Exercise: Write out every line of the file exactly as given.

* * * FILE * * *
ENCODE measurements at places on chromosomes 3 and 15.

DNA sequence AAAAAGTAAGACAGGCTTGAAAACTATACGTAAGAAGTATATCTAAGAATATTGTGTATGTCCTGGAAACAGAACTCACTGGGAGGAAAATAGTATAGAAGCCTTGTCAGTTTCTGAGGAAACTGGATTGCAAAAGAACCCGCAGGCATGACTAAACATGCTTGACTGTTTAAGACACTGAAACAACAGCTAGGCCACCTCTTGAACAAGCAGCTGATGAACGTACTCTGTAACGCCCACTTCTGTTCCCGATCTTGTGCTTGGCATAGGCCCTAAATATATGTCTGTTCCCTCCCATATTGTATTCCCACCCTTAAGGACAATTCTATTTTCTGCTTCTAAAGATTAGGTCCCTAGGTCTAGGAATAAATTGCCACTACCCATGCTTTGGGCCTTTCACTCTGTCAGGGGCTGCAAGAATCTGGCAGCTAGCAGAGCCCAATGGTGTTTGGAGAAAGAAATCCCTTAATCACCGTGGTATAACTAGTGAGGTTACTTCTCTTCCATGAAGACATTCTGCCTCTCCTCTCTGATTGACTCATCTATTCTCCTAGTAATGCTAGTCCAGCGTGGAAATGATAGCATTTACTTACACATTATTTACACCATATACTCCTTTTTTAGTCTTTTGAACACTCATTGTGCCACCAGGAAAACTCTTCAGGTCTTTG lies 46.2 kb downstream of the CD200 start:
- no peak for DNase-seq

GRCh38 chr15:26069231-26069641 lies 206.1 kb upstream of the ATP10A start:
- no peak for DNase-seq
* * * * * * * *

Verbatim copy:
ENCODE measurements at places on chromosomes 3 and 15.

DNA sequence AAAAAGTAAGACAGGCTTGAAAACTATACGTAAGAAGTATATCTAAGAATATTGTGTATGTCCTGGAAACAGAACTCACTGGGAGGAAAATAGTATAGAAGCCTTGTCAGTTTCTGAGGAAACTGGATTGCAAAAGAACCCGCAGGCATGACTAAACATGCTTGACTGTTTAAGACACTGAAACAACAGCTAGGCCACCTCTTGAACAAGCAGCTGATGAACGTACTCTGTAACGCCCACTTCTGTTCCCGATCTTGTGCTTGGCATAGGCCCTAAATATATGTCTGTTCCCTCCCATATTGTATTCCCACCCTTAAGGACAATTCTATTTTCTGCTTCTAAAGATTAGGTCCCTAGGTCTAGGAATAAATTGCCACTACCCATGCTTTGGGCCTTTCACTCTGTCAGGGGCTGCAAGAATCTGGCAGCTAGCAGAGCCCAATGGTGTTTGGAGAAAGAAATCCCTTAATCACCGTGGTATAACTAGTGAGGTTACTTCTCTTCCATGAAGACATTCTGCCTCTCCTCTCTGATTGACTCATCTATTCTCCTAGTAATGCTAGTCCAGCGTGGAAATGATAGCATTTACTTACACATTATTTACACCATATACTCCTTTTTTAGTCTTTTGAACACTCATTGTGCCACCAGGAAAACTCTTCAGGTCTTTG lies 46.2 kb downstream of the CD200 start:
- no peak for DNase-seq

GRCh38 chr15:26069231-26069641 lies 206.1 kb upstream of the ATP10A start:
- no peak for DNase-seq